Multiplicative Thinking – PLC Resources 16th May

The Learning Assessment Framework for Multiplicative Thinking

Scaffolding Numeracy in the Middle Years

Common Misunderstandings – Multiplicative Thinking

Newman’s Error Analysis – You will need to log in to PAT Teaching Resources (email as user name) Then go to Teacher Resources

Multiplication and Division – Maths Assessment Project

Multiplicative Thinking Tasks

Our learning progression brainstorm (using Multiplicative Thinking article):


  • counting and splitting
  • skip counting
  • large collections
  • repeated addition (2s, 5s, etc.)
  • repeated subtraction
  • hold both numbers in head – number of objects within each group and number of groups
  • hold both numbers and the total
  • visualise 3×4, 4×3 move from additive to multiplicative strategies
  • factors, product – arrays
  • multiplication and division – commutative, inverse relations
  • language develops – for each, times, as many
  • symbolic representation, diagrams

Implications for teaching/ learning


  • Developing opportunities for students to use effective strategies – arrays
  • Challenge to show different ways
  • Communicate – in different ways
  • Explicit role modelling
  • Language used by students – allow opportunities for talk, and for listening in to hear their language (gaining insight into their thinking)
  • Variety of representations – words, pictures, symbols
  • Moving from familiar to unfamiliar contexts
  • Questioning and enabling prompts
  • Allow opportunities for collaboration
  • Think boards
  • Visualisation – drawing how they see the problem



Living Things R-2 Resources

Maths Proficiencies – High Band Strategy

Thanks Libby for creating the following rubric:
Maths Assessment Criteria Rubric-115uqwg

Formative Assessment strategies to add to your tool kit:

In this example, students fill out an exit pass and place it into the relevant box to show their level of understanding. The next day the teacher pairs up the level 3 and 4 students with students at the level 2 stage, asking level 2 students to ask lots of clarifying questions to their peers to really bring them into ‘the learning pit’. This allows opportunity for teacher to work more intensively with the students at level 1.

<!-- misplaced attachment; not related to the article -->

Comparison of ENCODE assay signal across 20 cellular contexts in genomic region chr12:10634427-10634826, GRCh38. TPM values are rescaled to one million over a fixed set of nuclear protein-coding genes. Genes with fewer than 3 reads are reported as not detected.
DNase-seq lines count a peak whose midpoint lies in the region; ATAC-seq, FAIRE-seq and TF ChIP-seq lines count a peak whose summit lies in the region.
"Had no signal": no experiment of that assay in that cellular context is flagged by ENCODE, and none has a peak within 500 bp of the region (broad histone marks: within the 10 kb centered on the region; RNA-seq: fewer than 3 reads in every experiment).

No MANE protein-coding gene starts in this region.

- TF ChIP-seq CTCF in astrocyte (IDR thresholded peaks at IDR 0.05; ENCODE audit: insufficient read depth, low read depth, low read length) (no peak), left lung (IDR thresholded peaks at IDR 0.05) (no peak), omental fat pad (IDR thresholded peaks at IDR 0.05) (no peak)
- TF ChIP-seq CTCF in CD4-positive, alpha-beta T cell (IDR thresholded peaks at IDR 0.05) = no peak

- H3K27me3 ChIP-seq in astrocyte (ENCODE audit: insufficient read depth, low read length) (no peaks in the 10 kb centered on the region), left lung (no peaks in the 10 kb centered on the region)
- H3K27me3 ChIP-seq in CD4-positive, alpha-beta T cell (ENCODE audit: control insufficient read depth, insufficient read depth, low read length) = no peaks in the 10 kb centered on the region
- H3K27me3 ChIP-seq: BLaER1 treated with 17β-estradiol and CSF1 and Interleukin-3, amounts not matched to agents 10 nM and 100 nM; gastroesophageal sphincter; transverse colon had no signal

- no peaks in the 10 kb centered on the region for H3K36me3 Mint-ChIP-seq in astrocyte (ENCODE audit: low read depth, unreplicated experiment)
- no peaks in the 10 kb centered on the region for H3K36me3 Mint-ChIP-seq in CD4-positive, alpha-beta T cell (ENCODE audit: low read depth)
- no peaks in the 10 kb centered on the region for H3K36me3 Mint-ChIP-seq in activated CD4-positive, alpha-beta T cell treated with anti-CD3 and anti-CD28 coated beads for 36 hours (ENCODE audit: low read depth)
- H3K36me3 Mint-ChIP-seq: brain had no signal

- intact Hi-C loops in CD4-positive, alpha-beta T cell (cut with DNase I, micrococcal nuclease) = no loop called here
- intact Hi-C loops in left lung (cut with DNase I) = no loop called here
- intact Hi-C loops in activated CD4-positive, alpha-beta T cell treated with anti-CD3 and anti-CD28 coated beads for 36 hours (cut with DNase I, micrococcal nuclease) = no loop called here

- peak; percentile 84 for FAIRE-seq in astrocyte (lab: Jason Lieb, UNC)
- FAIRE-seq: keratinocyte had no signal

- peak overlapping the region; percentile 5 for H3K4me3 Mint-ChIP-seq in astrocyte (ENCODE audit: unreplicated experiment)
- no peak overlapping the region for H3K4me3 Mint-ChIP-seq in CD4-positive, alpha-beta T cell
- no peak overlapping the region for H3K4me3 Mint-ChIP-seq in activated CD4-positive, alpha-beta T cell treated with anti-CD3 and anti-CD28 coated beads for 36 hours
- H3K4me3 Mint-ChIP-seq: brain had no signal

To enable students to activate each other as agents of their own learning, students can be encouraged to daily take up opportunities to:

  • offer help
  • accept help
  • politely decline help so that you can try by yourself
  • ask for help

Learning Design Assessment Moderation – LDAM

Staff collective understanding:

What does formative assessment mean to you?

  • checking in
  • building on students’ knowledge
  • informs your teaching
  • critical for differentiation
  • establishing students prior learning as a basis to inform teaching and learning cycle
  • fundamental to identify student learning and next step development
  • next step for teaching (growth points)
  • gives you constant growth points/ learning goals
  • whole class/ small group strategies to teach/ re-teach/ adapt
  • Assessment which is ongoing through a journey as opposed to summative assessments
  • Guides teaching and learning cycle to meet student’s needs

What does it look like in your class?

  • pink, green, yellow post it noes
  • thumbs
  • traffic lights
  • emojis
  • reflections
  • main thoughts
  • coloured pens
  • various exit passes